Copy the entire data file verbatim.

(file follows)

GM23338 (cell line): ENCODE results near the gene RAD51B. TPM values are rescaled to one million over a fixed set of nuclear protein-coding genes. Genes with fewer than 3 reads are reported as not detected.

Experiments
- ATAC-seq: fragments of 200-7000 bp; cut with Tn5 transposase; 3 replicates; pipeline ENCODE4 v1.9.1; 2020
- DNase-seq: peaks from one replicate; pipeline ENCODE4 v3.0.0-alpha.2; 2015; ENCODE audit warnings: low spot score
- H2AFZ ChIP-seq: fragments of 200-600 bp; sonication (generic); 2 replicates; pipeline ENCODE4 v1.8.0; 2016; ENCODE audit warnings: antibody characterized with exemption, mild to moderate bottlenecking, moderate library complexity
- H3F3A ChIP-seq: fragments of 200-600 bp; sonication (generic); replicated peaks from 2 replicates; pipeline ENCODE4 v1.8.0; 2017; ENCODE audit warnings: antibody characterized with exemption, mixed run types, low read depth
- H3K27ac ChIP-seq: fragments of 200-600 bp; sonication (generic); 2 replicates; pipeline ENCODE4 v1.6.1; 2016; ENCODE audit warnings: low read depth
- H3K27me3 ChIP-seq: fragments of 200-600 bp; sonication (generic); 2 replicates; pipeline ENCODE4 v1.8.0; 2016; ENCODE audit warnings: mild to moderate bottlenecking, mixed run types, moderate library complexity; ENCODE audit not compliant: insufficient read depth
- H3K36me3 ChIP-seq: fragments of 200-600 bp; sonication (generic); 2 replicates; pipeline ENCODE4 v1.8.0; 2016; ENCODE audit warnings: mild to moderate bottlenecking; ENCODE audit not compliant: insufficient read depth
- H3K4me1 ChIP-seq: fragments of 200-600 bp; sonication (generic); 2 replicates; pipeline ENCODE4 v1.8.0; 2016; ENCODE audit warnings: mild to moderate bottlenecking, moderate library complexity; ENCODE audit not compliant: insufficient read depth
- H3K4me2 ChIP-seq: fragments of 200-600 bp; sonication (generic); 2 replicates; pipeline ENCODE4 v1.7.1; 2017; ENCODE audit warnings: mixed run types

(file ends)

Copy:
GM23338 (cell line): ENCODE results near the gene RAD51B. TPM values are rescaled to one million over a fixed set of nuclear protein-coding genes. Genes with fewer than 3 reads are reported as not detected.

Experiments
- ATAC-seq: fragments of 200-7000 bp; cut with Tn5 transposase; 3 replicates; pipeline ENCODE4 v1.9.1; 2020
- DNase-seq: peaks from one replicate; pipeline ENCODE4 v3.0.0-alpha.2; 2015; ENCODE audit warnings: low spot score
- H2AFZ ChIP-seq: fragments of 200-600 bp; sonication (generic); 2 replicates; pipeline ENCODE4 v1.8.0; 2016; ENCODE audit warnings: antibody characterized with exemption, mild to moderate bottlenecking, moderate library complexity
- H3F3A ChIP-seq: fragments of 200-600 bp; sonication (generic); replicated peaks from 2 replicates; pipeline ENCODE4 v1.8.0; 2017; ENCODE audit warnings: antibody characterized with exemption, mixed run types, low read depth
- H3K27ac ChIP-seq: fragments of 200-600 bp; sonication (generic); 2 replicates; pipeline ENCODE4 v1.6.1; 2016; ENCODE audit warnings: low read depth
- H3K27me3 ChIP-seq: fragments of 200-600 bp; sonication (generic); 2 replicates; pipeline ENCODE4 v1.8.0; 2016; ENCODE audit warnings: mild to moderate bottlenecking, mixed run types, moderate library complexity; ENCODE audit not compliant: insufficient read depth
- H3K36me3 ChIP-seq: fragments of 200-600 bp; sonication (generic); 2 replicates; pipeline ENCODE4 v1.8.0; 2016; ENCODE audit warnings: mild to moderate bottlenecking; ENCODE audit not compliant: insufficient read depth
- H3K4me1 ChIP-seq: fragments of 200-600 bp; sonication (generic); 2 replicates; pipeline ENCODE4 v1.8.0; 2016; ENCODE audit warnings: mild to moderate bottlenecking, moderate library complexity; ENCODE audit not compliant: insufficient read depth
- H3K4me2 ChIP-seq: fragments of 200-600 bp; sonication (generic); 2 replicates; pipeline ENCODE4 v1.7.1; 2017; ENCODE audit warnings: mixed run types